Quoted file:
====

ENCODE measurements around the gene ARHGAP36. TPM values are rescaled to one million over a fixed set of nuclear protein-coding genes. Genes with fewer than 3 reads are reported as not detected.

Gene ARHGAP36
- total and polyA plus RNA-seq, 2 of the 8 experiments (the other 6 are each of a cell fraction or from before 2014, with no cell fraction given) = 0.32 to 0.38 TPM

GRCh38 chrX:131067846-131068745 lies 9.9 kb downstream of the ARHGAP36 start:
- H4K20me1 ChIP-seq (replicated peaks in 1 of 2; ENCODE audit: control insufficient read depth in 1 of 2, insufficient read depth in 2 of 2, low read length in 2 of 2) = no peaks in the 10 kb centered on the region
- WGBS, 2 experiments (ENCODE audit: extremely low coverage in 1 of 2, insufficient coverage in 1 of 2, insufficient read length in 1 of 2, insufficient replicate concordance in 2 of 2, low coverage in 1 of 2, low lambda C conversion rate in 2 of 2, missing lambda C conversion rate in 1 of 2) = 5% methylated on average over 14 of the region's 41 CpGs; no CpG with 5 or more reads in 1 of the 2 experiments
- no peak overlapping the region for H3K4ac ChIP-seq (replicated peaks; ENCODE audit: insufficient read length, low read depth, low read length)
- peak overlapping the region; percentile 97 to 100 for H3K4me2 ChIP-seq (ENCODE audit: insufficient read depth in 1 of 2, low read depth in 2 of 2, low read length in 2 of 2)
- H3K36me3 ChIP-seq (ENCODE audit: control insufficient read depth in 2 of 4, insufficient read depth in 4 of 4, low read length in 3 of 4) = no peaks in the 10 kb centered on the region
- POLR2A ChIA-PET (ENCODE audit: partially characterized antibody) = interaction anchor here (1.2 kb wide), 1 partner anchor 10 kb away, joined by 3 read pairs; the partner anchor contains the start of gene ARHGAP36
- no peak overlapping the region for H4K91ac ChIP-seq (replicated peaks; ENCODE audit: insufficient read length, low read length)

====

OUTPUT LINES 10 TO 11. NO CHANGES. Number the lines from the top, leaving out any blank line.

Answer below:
- POLR2A ChIA-PET (ENCODE audit: partially characterized antibody) = interaction anchor here (1.2 kb wide), 1 partner anchor 10 kb away, joined by 3 read pairs; the partner anchor contains the start of gene ARHGAP36
- no peak overlapping the region for H4K91ac ChIP-seq (replicated peaks; ENCODE audit: insufficient read length, low read length)